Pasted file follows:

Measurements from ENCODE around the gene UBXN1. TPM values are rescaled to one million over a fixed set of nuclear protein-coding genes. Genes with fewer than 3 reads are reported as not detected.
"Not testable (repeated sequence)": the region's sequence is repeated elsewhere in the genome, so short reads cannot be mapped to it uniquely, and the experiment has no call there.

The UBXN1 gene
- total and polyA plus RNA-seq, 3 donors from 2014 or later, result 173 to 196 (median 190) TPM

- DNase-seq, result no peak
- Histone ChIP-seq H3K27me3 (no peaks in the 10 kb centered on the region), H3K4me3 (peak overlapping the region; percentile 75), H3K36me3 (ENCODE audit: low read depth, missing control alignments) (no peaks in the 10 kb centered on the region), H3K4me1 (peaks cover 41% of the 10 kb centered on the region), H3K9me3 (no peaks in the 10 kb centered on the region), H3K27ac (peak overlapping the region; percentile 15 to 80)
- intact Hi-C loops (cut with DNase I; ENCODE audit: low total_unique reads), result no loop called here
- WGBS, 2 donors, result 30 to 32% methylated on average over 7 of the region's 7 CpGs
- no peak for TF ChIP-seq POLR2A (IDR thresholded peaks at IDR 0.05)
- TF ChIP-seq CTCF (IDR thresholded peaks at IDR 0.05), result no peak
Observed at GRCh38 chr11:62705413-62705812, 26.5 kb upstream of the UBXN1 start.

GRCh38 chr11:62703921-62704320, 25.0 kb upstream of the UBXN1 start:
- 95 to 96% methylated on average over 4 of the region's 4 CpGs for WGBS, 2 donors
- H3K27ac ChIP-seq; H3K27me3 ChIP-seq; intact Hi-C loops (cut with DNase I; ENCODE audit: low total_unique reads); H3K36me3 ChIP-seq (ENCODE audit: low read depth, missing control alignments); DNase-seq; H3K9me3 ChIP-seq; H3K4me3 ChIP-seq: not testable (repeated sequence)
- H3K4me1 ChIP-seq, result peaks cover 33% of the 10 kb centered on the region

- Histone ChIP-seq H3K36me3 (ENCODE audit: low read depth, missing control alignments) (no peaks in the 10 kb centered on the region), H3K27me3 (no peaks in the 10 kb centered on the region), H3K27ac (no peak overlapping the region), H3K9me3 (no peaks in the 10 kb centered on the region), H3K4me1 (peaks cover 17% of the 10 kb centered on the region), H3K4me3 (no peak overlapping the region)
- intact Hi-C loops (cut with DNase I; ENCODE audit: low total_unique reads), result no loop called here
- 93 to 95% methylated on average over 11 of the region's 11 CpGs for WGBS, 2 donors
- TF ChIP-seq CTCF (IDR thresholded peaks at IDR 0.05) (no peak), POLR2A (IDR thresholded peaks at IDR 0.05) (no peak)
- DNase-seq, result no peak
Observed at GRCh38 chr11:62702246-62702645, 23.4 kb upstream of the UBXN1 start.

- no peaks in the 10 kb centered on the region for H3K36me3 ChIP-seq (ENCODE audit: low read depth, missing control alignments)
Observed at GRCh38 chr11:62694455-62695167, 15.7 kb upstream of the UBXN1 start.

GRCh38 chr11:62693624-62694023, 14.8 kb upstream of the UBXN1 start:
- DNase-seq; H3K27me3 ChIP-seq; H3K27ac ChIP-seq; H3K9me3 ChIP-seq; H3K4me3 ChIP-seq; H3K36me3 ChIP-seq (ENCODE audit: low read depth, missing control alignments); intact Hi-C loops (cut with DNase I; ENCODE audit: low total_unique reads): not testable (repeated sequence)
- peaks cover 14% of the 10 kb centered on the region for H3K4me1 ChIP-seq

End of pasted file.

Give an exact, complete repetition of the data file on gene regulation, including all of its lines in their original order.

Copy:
Measurements from ENCODE around the gene UBXN1. TPM values are rescaled to one million over a fixed set of nuclear protein-coding genes. Genes with fewer than 3 reads are reported as not detected.
"Not testable (repeated sequence)": the region's sequence is repeated elsewhere in the genome, so short reads cannot be mapped to it uniquely, and the experiment has no call there.

The UBXN1 gene
- total and polyA plus RNA-seq, 3 donors from 2014 or later, result 173 to 196 (median 190) TPM

- DNase-seq, result no peak
- Histone ChIP-seq H3K27me3 (no peaks in the 10 kb centered on the region), H3K4me3 (peak overlapping the region; percentile 75), H3K36me3 (ENCODE audit: low read depth, missing control alignments) (no peaks in the 10 kb centered on the region), H3K4me1 (peaks cover 41% of the 10 kb centered on the region), H3K9me3 (no peaks in the 10 kb centered on the region), H3K27ac (peak overlapping the region; percentile 15 to 80)
- intact Hi-C loops (cut with DNase I; ENCODE audit: low total_unique reads), result no loop called here
- WGBS, 2 donors, result 30 to 32% methylated on average over 7 of the region's 7 CpGs
- no peak for TF ChIP-seq POLR2A (IDR thresholded peaks at IDR 0.05)
- TF ChIP-seq CTCF (IDR thresholded peaks at IDR 0.05), result no peak
Observed at GRCh38 chr11:62705413-62705812, 26.5 kb upstream of the UBXN1 start.

GRCh38 chr11:62703921-62704320, 25.0 kb upstream of the UBXN1 start:
- 95 to 96% methylated on average over 4 of the region's 4 CpGs for WGBS, 2 donors
- H3K27ac ChIP-seq; H3K27me3 ChIP-seq; intact Hi-C loops (cut with DNase I; ENCODE audit: low total_unique reads); H3K36me3 ChIP-seq (ENCODE audit: low read depth, missing control alignments); DNase-seq; H3K9me3 ChIP-seq; H3K4me3 ChIP-seq: not testable (repeated sequence)
- H3K4me1 ChIP-seq, result peaks cover 33% of the 10 kb centered on the region

- Histone ChIP-seq H3K36me3 (ENCODE audit: low read depth, missing control alignments) (no peaks in the 10 kb centered on the region), H3K27me3 (no peaks in the 10 kb centered on the region), H3K27ac (no peak overlapping the region), H3K9me3 (no peaks in the 10 kb centered on the region), H3K4me1 (peaks cover 17% of the 10 kb centered on the region), H3K4me3 (no peak overlapping the region)
- intact Hi-C loops (cut with DNase I; ENCODE audit: low total_unique reads), result no loop called here
- 93 to 95% methylated on average over 11 of the region's 11 CpGs for WGBS, 2 donors
- TF ChIP-seq CTCF (IDR thresholded peaks at IDR 0.05) (no peak), POLR2A (IDR thresholded peaks at IDR 0.05) (no peak)
- DNase-seq, result no peak
Observed at GRCh38 chr11:62702246-62702645, 23.4 kb upstream of the UBXN1 start.

- no peaks in the 10 kb centered on the region for H3K36me3 ChIP-seq (ENCODE audit: low read depth, missing control alignments)
Observed at GRCh38 chr11:62694455-62695167, 15.7 kb upstream of the UBXN1 start.

GRCh38 chr11:62693624-62694023, 14.8 kb upstream of the UBXN1 start:
- DNase-seq; H3K27me3 ChIP-seq; H3K27ac ChIP-seq; H3K9me3 ChIP-seq; H3K4me3 ChIP-seq; H3K36me3 ChIP-seq (ENCODE audit: low read depth, missing control alignments); intact Hi-C loops (cut with DNase I; ENCODE audit: low total_unique reads): not testable (repeated sequence)
- peaks cover 14% of the 10 kb centered on the region for H3K4me1 ChIP-seq